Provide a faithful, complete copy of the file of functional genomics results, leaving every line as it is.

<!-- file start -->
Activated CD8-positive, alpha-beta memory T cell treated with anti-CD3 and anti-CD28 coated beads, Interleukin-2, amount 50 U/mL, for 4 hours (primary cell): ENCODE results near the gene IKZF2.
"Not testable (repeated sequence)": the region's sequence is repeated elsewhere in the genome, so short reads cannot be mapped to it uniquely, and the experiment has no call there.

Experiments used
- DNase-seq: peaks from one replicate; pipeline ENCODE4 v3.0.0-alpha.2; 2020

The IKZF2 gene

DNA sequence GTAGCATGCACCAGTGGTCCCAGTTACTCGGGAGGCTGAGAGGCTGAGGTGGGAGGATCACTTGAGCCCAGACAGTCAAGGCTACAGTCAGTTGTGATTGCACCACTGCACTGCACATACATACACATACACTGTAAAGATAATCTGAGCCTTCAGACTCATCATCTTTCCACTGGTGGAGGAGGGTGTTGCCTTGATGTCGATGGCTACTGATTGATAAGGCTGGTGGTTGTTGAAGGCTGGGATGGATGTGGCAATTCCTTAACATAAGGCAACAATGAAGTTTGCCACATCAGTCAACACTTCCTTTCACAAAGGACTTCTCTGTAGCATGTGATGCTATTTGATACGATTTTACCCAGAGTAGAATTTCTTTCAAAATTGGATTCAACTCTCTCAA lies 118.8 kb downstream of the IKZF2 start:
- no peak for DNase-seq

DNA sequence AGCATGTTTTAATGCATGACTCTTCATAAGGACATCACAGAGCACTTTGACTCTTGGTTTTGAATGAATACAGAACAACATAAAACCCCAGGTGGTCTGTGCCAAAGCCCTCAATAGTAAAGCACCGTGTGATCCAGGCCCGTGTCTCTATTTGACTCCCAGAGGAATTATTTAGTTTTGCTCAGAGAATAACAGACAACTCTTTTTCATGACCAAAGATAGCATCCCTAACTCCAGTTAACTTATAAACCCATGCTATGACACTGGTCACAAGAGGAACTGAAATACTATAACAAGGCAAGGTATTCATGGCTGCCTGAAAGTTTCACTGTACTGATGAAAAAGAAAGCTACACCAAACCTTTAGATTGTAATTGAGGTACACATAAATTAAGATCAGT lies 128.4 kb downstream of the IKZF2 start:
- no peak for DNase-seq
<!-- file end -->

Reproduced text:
Activated CD8-positive, alpha-beta memory T cell treated with anti-CD3 and anti-CD28 coated beads, Interleukin-2, amount 50 U/mL, for 4 hours (primary cell): ENCODE results near the gene IKZF2.
"Not testable (repeated sequence)": the region's sequence is repeated elsewhere in the genome, so short reads cannot be mapped to it uniquely, and the experiment has no call there.

Experiments used
- DNase-seq: peaks from one replicate; pipeline ENCODE4 v3.0.0-alpha.2; 2020

The IKZF2 gene

DNA sequence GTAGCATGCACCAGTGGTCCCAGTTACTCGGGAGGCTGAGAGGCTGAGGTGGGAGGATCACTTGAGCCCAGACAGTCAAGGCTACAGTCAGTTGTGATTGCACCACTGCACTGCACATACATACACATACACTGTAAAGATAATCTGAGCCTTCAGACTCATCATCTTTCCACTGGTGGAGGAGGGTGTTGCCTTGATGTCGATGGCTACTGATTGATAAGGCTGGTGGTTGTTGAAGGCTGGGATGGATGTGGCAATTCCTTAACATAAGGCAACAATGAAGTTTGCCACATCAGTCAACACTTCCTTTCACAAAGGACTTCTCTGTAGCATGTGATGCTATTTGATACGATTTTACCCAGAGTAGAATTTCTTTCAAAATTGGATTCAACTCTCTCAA lies 118.8 kb downstream of the IKZF2 start:
- no peak for DNase-seq

DNA sequence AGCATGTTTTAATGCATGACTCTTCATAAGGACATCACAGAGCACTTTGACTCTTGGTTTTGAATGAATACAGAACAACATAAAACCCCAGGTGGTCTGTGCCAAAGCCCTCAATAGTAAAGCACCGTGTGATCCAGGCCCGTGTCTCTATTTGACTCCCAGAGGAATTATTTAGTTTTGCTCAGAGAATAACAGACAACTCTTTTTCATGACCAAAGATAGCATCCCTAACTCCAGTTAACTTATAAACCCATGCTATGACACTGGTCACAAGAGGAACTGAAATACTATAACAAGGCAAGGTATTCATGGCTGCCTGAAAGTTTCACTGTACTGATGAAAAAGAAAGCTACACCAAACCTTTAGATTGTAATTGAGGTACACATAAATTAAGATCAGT lies 128.4 kb downstream of the IKZF2 start:
- no peak for DNase-seq